Denise Frazier reviews Dr. Nikki Brown's exhibition at the McKenna Museum.
Dr. Nikki Brown 2003 Carondelet Street
George and Leah McKenna Museum of African American Art
December 13, 2013 – March 15, 2014
2003 Carondelet Street
“You are a part of this world!” says Herreast J. Harrison as she bends down to meet the face of a young boy at the McKenna Museum, where photographs on the wall celebrate her husband Big Chief Donald Harrison, Sr. and his legacy as a father, leader, and community member. The pictures of Big Chief Harrison hang alongside photographs by scholar and documentarian Dr. Nikki Brown to make a powerful statement about African-American men in New Orleans. Dr. Brown presents unsensational, slice-of-life, and, at times, truly mundane subject matter to express with intentionality the viewing and humanizing of African-American men. What Dr. Brown calls “the extraordinary ordinariness” of black men’s lives—tying a tie, coaching a team, or taking a customer’s order at a restaurant—becomes testament to African-American men as socially responsible, supportive, and hard working. The photographs provide a counter narrative to the barrage of vilifying media images that would seek to prove otherwise and the racist discourses that commonly accompany those images.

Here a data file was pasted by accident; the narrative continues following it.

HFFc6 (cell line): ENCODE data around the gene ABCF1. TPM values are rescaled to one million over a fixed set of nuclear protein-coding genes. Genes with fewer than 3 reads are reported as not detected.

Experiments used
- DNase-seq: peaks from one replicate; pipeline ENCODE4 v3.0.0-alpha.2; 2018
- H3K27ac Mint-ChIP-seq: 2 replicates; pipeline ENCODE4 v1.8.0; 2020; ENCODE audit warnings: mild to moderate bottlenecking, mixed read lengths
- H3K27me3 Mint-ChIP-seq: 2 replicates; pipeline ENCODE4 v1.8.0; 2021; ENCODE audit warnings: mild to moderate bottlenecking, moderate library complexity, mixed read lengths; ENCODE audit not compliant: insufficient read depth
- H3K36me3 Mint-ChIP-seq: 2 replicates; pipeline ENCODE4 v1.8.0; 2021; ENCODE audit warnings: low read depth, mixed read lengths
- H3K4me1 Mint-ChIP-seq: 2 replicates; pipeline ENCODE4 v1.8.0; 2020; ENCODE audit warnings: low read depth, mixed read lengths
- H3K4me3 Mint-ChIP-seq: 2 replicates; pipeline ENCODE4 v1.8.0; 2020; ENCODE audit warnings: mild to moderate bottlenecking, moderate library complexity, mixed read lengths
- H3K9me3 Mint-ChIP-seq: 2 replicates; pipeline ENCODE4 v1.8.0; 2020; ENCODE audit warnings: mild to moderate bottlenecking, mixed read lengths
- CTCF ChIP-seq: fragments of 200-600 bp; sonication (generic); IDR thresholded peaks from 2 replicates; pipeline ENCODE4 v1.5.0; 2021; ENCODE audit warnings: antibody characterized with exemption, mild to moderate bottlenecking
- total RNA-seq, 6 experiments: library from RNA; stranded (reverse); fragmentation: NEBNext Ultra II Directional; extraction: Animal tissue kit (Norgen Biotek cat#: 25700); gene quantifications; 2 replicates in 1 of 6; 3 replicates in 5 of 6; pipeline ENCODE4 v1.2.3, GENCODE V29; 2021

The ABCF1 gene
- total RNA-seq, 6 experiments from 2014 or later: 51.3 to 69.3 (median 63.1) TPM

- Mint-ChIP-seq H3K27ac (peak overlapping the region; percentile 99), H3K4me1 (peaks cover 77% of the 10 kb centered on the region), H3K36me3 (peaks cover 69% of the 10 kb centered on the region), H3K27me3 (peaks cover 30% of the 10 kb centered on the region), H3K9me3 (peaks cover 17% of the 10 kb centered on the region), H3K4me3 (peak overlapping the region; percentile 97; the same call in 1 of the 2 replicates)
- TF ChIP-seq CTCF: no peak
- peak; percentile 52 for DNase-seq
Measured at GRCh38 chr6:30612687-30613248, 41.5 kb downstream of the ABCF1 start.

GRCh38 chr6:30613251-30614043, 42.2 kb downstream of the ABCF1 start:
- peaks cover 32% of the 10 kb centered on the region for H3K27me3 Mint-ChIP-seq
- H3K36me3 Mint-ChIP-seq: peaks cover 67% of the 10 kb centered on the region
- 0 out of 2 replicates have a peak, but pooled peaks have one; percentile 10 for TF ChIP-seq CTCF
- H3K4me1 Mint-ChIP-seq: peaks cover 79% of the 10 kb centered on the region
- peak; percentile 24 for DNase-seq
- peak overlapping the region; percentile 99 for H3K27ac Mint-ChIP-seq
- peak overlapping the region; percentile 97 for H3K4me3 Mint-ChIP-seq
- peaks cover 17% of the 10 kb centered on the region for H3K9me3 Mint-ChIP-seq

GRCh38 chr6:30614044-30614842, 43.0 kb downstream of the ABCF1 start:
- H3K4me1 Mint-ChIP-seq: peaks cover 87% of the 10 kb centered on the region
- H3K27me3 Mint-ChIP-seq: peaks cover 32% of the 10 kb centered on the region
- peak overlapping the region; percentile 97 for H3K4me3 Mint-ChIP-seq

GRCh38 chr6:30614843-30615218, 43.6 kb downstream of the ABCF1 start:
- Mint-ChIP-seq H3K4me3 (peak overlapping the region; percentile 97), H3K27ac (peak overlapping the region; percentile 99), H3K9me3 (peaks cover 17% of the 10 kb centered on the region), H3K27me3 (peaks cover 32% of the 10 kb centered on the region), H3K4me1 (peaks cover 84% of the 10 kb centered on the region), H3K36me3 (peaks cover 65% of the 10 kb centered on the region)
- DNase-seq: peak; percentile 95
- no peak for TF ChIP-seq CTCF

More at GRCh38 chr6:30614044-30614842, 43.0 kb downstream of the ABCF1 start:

Dr. Brown describes the privilege of the “ordinary” as a luxury that African-American men have not long been able to afford. The muted stare of the young man resting against the painted street pipe in Working at Café Du Monde, the little boy whose ears are gently lifted by the hands of the barber in Rites 1, these subtle, black-and-white portraits offer a beautiful contrast to the colorful, flamboyant, and surreal style of the Big Chief's images. The complexity of experiences on display in turn engages the viewer in a fascinating evaluation and re-evaluation of the way we see African-American men, alternatively asking then daring us to return the gaze.